It's happened. My husband Randy now works from home. And I'm glad, truly. He deserves an easier life, having spent the past thirty-five years zooming around the globe on business trips. But now he's home a lot, everyday. And it's not bad. It's just...well, different. In fact, here are the pros and cons for having a husband around most of the time...
He's nice -- I'm lucky. I love my husband. He's my best friend. If I have a funny story or problem, he's the first person I go to. Sometimes it's like having my own in-house shrink. Randy has a daybed in his office. I'll lie there and tell him my latest dilemma like he's Dr. Phil. His advice is always sound and smart. Later I wonder if I should leave a check.
He's funny -- Not since college have Randy and I spent so much time together. And I've rediscovered something. My husband's hilarious. His imitations are spot-on. He sees the absurdity in life. We crack up at funny cat videos. In some ways, I'm brought back to what drew me to that tall, thin guy in 1976. He's still the wittiest sophomore in the snack bar.
He's freer -- Sometimes we sneak off and see a movie. Sometimes on a cold winter's day we'll meet in the living room for "Happy Hour." We'll have a glass of wine in front of the fire. Needless to say, we couldn't do this ten years ago with two kids running around.
He's contained -- This is super-important. Randy likes a lot of stuff. And I mean, a lot. His (*cough*) possessions are relegated to one room in the house, his office. He has an IMac, television, stereo, mini-fridge, bass guitars and even his own bathroom. This area contains every object he owns and most important, a door. Thank God there's no urban sprawl.
His conception of cleaning is odd - Randy's way of tidying the kitchen is stacking every bowl, dish, plate, glass, knife, fork and spoon in the sink so it looks like Mount St. Helens. What is it with men and dishwashers? It's like men and hampers. Many wives tell me their husbands leave dirty clothes on the floor an inch away. Is it non-masculine to open things?
He'll make an appointment for a handyman without telling me. My husband assumes I'm like Mrs. Hughes in Downton Abbey. I never leave my post. I'm always on duty. Recently we had to re-negotiate this turf. Now we have it down: whoever makes the appointment has to be on call.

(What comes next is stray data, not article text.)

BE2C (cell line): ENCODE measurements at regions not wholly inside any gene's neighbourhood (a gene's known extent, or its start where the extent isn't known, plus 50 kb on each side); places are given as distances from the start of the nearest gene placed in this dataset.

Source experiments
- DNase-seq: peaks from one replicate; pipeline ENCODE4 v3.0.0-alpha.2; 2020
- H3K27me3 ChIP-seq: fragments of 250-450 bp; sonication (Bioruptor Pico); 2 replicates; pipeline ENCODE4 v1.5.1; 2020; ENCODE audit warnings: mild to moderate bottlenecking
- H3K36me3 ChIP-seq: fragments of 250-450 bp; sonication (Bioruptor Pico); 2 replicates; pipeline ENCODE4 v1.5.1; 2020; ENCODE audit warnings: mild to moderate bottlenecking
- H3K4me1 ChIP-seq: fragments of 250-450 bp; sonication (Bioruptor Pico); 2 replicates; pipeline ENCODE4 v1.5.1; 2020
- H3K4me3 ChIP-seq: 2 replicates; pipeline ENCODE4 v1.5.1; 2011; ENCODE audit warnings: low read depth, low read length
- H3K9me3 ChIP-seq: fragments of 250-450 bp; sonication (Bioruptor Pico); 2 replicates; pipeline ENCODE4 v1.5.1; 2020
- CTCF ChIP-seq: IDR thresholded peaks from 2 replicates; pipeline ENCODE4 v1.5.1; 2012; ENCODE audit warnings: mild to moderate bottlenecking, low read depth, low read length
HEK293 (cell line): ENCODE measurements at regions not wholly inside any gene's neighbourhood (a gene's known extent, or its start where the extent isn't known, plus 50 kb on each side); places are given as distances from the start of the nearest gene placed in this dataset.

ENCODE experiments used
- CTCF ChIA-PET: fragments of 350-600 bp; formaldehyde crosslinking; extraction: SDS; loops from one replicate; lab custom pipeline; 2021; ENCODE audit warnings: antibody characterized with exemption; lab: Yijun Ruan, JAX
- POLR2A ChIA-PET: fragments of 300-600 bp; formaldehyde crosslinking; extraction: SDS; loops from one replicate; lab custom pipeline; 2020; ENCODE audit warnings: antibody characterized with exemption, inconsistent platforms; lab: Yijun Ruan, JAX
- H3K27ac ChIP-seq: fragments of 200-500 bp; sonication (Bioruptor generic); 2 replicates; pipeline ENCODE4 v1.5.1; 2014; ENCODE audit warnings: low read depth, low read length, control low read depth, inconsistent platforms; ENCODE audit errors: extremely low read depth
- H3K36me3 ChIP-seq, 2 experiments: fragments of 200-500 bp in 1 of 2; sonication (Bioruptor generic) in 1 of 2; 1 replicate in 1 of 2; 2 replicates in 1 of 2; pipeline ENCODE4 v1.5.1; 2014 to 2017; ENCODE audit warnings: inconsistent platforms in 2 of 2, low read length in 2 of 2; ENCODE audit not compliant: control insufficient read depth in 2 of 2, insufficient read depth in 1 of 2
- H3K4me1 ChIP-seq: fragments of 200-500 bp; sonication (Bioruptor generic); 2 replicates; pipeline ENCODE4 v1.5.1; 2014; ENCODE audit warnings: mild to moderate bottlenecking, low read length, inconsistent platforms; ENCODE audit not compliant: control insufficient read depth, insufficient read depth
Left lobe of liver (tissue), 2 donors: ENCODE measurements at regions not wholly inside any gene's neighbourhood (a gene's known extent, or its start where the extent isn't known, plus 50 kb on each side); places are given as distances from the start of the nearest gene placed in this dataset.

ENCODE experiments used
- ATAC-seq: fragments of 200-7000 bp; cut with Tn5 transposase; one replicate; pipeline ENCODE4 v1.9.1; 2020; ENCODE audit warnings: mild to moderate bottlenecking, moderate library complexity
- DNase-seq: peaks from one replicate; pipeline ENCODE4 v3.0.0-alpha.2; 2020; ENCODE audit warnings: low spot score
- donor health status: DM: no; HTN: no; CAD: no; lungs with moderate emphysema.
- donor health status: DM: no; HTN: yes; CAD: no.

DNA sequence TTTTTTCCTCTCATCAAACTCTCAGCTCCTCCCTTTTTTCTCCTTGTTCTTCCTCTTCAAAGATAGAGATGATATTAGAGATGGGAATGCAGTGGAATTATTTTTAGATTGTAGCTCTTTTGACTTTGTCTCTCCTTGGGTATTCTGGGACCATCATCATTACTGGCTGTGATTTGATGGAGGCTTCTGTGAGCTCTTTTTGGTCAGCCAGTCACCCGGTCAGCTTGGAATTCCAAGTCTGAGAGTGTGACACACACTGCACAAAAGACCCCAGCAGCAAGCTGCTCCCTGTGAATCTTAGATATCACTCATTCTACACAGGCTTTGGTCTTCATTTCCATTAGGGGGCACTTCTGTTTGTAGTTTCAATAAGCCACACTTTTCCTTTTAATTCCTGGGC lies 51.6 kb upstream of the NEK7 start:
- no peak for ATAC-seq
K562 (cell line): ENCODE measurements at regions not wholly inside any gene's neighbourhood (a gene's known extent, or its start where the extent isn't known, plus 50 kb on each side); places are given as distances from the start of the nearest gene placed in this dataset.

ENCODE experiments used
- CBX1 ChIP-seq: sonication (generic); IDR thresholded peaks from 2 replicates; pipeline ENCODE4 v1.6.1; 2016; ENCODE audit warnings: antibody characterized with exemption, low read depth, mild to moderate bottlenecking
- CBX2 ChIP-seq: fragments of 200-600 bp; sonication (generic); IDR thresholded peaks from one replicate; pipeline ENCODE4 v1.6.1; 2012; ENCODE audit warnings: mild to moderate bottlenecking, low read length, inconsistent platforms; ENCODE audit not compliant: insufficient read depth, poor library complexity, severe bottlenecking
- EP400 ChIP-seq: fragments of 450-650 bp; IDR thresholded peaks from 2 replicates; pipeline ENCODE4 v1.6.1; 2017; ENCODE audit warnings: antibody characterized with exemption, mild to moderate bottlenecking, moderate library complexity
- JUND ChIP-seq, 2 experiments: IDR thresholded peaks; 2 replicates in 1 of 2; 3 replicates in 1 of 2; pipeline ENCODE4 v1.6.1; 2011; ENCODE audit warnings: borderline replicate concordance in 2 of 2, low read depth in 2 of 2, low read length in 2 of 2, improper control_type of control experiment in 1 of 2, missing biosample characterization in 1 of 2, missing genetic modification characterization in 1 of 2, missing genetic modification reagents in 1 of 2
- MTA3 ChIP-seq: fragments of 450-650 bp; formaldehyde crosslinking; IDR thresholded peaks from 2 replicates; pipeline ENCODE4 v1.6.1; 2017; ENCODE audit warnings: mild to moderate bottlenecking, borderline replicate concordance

He's used to running things - That same handyman comes over. Before Randy was around, it was just me telling him we have a broken door knob. Now there are two of us, squawking at this poor, confused guy holding a hammer. This also had to be worked out. "Who's got this?" I ask before any workman comes over. If Randy says he'll do it, I bow out... happily.
We've had lunch tension. At first Randy would hover around the kitchen at 12:00 p.m. like a waif in Oliver Twist. Meanwhile I'd have a cup of soup at the computer. Not since the kids were little, have I made a noonday meal for anyone.
To my husband's credit, he's adapted, learning the ins and outs of making a grilled cheese sandwich. He even adds ham and tomato, a creative touch that brought much applause to the culinary-challenged Stone household.
Slowly I'm smartening up. I'm learning there are certain things I can delegate to Randy, like going to Home Depot for light bulbs. For some reason, he loves that. He'll also go to the most popular supermarket at odd, crowded times. I wouldn't go if you promised me free chocolate.
Randy also loves online shopping. I give him strange missions like cat carriers, bathroom mold remover, or exotic furniture polish. He throws himself into it with the zeal of an African missionary. (This also has led to odd purchases like a 12-piece kit for cat urine removal, but that's another post).
But there's one other thing I've realized...
Sometimes my husband will look around and say out of the blue, "I love this place." I stop a moment, feeling proud. Of all the glamorous spots on the planet, he still prefers our warm, Connecticut abode. I put aside all the small things that make this transition challenging.
And somehow it all seems fitting. After working so hard and for so long, my husband's finally come back to the one place he most desires and deserves.
He's come home.
Laurie Stone writes from the woods of Easton, CT. Come visit her blog, "Musings, Rants & Scribbles" where she shares thoughts on growing up, growing older and growing (hopefully) wiser. You can also find her on Facebook and Twitter.